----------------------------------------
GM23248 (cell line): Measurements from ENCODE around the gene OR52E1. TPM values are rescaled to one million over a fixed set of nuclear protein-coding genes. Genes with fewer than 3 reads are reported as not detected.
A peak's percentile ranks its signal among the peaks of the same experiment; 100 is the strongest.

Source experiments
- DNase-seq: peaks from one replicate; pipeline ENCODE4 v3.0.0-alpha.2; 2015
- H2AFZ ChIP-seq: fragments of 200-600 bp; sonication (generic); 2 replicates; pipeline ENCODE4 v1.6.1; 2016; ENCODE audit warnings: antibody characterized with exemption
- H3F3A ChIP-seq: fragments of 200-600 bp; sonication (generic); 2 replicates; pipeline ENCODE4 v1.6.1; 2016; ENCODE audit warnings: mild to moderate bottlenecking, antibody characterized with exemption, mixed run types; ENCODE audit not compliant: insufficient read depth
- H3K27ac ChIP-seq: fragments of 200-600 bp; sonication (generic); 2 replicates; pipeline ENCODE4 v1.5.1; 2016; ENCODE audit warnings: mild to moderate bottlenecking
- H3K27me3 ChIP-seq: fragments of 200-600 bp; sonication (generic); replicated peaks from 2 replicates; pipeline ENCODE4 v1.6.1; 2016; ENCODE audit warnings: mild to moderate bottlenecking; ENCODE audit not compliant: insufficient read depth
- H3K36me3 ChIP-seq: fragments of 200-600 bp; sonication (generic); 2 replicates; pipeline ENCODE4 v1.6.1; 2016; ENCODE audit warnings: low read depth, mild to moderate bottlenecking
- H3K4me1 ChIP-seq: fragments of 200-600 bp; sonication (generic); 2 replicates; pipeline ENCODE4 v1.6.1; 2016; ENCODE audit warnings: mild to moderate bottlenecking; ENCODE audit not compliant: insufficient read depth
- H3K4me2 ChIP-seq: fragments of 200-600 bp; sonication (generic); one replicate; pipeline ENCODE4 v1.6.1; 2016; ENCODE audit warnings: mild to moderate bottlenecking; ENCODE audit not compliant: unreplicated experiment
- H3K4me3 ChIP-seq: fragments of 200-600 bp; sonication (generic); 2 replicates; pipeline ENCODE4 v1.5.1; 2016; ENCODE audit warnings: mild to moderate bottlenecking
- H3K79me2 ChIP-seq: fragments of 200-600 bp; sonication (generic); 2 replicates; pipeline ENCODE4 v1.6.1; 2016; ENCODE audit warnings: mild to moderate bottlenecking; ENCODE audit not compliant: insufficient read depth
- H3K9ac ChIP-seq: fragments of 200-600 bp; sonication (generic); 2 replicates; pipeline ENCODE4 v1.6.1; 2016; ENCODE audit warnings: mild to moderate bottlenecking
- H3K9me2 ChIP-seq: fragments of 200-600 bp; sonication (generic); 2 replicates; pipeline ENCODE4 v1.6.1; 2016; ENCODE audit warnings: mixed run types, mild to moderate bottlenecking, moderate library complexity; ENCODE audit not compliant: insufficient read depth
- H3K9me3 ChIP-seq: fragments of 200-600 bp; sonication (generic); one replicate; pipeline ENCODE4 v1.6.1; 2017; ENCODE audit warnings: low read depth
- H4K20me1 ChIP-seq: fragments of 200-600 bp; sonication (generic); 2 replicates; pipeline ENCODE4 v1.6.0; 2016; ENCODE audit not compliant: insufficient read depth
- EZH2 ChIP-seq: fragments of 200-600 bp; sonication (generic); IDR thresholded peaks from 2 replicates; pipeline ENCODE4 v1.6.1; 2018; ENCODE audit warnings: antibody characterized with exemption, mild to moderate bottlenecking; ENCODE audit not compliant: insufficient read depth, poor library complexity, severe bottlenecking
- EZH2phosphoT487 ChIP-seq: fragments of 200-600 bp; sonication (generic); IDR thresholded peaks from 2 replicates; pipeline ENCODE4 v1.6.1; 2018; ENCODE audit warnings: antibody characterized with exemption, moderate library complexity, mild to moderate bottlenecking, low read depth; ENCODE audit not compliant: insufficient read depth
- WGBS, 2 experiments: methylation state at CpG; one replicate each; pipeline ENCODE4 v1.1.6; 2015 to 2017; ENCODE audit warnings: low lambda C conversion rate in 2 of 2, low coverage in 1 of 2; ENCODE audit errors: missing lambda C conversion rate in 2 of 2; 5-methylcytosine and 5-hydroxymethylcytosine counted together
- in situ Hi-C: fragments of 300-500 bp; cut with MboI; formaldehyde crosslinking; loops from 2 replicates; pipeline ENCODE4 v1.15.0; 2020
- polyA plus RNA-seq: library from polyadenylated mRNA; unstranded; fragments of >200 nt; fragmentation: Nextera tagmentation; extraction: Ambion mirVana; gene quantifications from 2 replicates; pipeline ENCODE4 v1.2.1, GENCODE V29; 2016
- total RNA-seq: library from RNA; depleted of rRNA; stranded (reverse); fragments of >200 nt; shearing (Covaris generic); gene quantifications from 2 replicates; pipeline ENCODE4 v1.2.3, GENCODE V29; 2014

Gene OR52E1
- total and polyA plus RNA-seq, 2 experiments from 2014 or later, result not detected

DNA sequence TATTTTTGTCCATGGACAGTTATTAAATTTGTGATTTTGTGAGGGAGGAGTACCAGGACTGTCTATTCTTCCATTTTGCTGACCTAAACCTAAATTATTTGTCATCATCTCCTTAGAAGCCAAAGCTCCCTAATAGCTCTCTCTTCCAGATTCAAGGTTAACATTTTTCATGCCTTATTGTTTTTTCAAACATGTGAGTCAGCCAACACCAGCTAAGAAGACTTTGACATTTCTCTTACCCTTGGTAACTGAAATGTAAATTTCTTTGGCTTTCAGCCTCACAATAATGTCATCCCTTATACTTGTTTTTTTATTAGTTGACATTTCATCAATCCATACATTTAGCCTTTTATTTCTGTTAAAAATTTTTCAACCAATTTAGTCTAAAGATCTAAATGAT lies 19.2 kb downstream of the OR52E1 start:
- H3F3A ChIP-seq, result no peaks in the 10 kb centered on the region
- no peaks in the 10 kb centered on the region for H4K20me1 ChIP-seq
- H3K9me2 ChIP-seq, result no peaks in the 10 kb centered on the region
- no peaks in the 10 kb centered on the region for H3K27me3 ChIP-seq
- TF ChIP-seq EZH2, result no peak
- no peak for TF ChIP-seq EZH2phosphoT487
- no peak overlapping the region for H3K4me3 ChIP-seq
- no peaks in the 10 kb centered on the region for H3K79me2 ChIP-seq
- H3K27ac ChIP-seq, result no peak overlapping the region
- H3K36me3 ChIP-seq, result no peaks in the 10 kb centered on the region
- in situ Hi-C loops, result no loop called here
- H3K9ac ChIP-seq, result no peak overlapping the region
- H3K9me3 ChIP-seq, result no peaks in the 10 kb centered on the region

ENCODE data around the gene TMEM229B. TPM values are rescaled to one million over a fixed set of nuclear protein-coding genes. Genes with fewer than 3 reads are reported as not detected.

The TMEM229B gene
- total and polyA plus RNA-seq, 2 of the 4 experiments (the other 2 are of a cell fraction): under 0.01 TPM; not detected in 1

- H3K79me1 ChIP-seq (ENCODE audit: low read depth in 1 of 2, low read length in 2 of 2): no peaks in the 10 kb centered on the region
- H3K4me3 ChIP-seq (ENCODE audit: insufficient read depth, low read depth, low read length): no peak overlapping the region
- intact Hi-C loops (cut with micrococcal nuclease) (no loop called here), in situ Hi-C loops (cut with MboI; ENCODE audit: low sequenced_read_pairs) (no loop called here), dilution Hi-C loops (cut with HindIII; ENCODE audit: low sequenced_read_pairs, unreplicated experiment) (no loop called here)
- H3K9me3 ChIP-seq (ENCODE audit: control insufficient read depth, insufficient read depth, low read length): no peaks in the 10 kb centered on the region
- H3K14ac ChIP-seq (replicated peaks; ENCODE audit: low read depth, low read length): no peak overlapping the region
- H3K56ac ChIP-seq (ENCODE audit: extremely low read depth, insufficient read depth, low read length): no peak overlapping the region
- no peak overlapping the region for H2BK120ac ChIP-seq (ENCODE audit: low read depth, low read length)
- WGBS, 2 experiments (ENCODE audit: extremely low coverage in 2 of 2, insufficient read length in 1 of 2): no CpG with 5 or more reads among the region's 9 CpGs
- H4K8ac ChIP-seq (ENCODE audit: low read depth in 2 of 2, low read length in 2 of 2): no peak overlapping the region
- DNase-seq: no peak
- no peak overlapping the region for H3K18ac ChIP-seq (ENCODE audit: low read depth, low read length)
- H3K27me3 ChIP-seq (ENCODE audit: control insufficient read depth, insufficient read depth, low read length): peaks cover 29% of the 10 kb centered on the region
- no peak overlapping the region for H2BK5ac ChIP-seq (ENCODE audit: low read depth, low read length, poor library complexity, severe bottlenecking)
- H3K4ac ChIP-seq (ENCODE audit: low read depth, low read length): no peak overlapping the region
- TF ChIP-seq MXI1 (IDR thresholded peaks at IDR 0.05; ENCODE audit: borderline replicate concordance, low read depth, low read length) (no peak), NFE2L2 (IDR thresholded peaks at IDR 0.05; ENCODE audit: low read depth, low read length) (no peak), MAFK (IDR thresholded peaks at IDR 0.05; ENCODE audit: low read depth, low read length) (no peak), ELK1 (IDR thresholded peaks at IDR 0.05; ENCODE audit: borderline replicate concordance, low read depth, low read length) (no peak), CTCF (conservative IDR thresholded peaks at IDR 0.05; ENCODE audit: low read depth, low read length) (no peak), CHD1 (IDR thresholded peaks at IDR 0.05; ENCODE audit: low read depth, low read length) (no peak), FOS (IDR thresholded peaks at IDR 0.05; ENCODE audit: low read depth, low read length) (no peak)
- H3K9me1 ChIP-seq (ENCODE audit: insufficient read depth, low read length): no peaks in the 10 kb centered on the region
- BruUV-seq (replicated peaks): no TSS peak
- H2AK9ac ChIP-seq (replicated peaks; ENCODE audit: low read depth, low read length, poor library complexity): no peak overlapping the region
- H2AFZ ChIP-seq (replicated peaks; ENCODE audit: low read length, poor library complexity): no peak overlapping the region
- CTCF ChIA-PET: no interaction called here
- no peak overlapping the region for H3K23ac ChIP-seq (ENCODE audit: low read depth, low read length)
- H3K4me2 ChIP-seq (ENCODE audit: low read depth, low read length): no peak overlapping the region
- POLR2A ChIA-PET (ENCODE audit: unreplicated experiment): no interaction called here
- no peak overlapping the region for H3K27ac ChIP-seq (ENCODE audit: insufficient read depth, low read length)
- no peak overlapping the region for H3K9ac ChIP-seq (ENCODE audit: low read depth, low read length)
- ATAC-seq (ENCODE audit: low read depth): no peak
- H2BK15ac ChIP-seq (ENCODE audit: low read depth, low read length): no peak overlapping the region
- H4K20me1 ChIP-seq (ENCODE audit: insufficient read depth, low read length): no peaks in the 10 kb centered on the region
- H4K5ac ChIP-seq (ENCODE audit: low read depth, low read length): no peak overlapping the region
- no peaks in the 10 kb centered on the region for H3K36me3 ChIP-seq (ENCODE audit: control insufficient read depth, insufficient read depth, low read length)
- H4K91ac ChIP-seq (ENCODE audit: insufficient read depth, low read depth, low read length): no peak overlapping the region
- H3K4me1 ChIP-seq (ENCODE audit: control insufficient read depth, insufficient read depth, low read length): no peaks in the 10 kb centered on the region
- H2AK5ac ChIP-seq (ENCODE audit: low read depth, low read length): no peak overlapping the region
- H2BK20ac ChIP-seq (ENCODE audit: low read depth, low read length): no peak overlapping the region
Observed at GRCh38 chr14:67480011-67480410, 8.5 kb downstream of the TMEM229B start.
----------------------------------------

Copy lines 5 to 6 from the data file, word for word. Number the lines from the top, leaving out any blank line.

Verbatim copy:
- H2AFZ ChIP-seq: fragments of 200-600 bp; sonication (generic); 2 replicates; pipeline ENCODE4 v1.6.1; 2016; ENCODE audit warnings: antibody characterized with exemption
- H3F3A ChIP-seq: fragments of 200-600 bp; sonication (generic); 2 replicates; pipeline ENCODE4 v1.6.1; 2016; ENCODE audit warnings: mild to moderate bottlenecking, antibody characterized with exemption, mixed run types; ENCODE audit not compliant: insufficient read depth